Everything you need to know about BC's new gas restrictions
On Friday afternoon, the provincial government announced a new order to restrict gas for non-essential drivers.
The measure was shared by Minister of Public Safety and Solicitor General Mike Farnworth, who explained the need to prioritize fuel for non-essential vehicles amid a fuel shortage caused by a pipeline shutdown. The minister is urging people who are able to work from home to do so, and take public transit instead of driving whenever they can.
“These steps will keep commercial traffic moving, stabilize our supply chains, and make sure everyone gets home safely,” he said in a live update.
An emergency order was also introduced to restrict recreational travel throughout BC.
Here’s everything you need to know about BC’s new gas rules.
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How will this order work?
The order will limit the amount of gas that non-essential drivers will have access to. While the general public will be able to freely access retail gas stations, they will be limited to 30 litres per visit.
Who does it apply to?
The order specifically applies to non-essential vehicles, including those for the general public.
Essential vehicles will have unrestricted access to gas as needed, mainly through commercial trucking gas stations which use a card lock.
How will the order be enforced?
The emergency order will essentially be regulated through the honour system, with the belief that the majority of people will stick to their allotted amount of fuel.
“The majority of people will do the right thing,” said Public Safety Minister Mike Farnworth. “If we are greedy we will fail.”
What vehicles are considered essential under this order?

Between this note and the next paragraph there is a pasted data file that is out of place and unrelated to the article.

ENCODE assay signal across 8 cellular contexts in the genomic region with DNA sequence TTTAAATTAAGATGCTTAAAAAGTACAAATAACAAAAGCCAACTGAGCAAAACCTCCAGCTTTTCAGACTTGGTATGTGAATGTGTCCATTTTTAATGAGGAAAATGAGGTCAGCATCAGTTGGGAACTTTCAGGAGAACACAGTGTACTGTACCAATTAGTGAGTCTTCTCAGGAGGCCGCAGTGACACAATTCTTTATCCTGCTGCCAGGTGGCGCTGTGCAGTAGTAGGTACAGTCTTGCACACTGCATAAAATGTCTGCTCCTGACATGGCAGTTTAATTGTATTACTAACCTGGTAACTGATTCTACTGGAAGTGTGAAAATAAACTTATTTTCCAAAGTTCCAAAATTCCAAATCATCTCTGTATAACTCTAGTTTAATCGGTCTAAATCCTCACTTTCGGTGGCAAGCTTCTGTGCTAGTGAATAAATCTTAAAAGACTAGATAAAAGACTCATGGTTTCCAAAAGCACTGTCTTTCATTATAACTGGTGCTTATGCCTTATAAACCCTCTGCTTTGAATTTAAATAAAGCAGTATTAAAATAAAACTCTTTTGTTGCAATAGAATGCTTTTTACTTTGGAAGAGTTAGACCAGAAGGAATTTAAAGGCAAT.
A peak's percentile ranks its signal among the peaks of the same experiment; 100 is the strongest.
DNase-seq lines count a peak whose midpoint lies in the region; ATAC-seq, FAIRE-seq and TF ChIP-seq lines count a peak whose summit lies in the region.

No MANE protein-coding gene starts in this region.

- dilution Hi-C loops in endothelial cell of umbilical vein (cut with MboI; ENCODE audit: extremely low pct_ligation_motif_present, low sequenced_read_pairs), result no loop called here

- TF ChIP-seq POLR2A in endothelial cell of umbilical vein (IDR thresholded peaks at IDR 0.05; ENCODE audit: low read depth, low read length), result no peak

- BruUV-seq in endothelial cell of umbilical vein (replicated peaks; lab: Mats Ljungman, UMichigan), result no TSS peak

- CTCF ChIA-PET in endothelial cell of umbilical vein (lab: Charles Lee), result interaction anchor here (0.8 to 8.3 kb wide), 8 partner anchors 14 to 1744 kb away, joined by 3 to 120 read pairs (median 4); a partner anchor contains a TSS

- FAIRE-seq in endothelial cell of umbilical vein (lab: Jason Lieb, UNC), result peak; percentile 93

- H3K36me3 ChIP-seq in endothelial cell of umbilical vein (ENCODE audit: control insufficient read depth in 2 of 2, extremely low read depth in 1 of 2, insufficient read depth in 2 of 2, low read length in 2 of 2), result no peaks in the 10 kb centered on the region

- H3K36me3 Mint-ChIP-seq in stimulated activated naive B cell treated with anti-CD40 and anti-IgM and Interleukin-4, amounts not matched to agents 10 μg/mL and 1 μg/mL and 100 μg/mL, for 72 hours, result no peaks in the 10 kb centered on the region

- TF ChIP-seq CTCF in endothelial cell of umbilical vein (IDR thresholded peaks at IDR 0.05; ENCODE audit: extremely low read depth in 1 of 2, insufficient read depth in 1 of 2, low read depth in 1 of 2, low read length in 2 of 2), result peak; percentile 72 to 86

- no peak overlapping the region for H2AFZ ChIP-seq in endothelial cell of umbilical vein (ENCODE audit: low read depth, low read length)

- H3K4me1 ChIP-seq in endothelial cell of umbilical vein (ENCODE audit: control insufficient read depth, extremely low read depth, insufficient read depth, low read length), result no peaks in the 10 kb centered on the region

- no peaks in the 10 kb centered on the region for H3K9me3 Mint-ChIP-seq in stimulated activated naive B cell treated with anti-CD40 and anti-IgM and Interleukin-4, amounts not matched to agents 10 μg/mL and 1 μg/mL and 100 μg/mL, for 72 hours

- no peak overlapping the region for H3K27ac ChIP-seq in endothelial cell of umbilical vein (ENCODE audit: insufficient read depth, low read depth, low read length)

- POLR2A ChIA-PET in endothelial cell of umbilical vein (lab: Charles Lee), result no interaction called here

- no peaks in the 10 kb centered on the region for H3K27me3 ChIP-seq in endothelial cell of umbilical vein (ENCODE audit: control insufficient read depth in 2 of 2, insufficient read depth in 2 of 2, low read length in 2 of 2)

According to the provincial government, the following vehicles are considered essential:
- Emergency service vehicles (fire, police, ambulance and healthcare including urgent medical treatment)
- Public transportation vehicles
- Commercial transport trucks that carry critical goods and services (food and beverage, healthcare, safety)
- Refrigerated trucks
- Potable water delivery and wastewater service vehicles
- Grocery delivery vehicles
- Road repair, maintenance and recovery vehicles, and tow trucks
- Military vehicles
- Critical infrastructure, construction and repair vehicles
- Homecare workers
- Municipal service vehicles
- First Nations government service vehicles
- BC Ferries, Coast Guard, tugboats, marine emergency, pilot boats
- Canada Post and other couriers and package delivery vehicles
- Vehicles for the provision of critical government services
- Airport authority vehicles and air travel
- Waste disposal and recycling vehicles
- BC Hydro, Fortis, and other heavy-duty and light-duty utility vehicles
- Telecommunication repair and installation vehicles
- Fuel delivery trucks and boats
- School buses
- Agricultural and farm-use vehicles, including vehicles supporting flood response
- Veterinarians supporting flood response
- Inter-city buses
How long is it in effect?
The order is effective immediately and will remain in effect until December 1, 2021.
Is the order in effect province-wide?
The new rules will not affect the entire province. It specifically applies to fuel suppliers in the Lower Mainland-to-Hope region, the Sea to Sky region, Sunshine Coast, the Gulf Islands, and Vancouver Island — what’s referred to as Southwestern BC.
Why is it being implemented?
Due to weather-related impacts on the Trans Mountain pipeline and damage to the roadways, there is a reduced, albeit steady supply of gasoline. The measure is being used to ensure that commercial traffic vehicles have adequate access to fuel and to help stabilize supply chains.
The Trans Mountain pipeline was shut down on Sunday, November 14, and a team is working on restart plans. BC believes the best case scenario is that the pipeline will restart mid to late next week.
How will gas stations be affected?
The provincial government says it will work with gas retailers and distributors to implement this order and ensure that people do not exceed their allotted amount per trip. Specifically, gas retailers will be “required to ensure remaining gasoline reserves last until December 1.
Additionally, retail gas stations and wholesale distributors will be prohibited from price gouging. People will also be prohibited from buying gas for the purpose of resale.
Does this apply to natural gas and heating?
The order will not apply to natural gas or heating oil used in homes.
Can people be fined for breaking this order?
The provincial government says that “anyone who is abusive, threatening, or belligerent to gas station workers can be subject to a fine under the order.”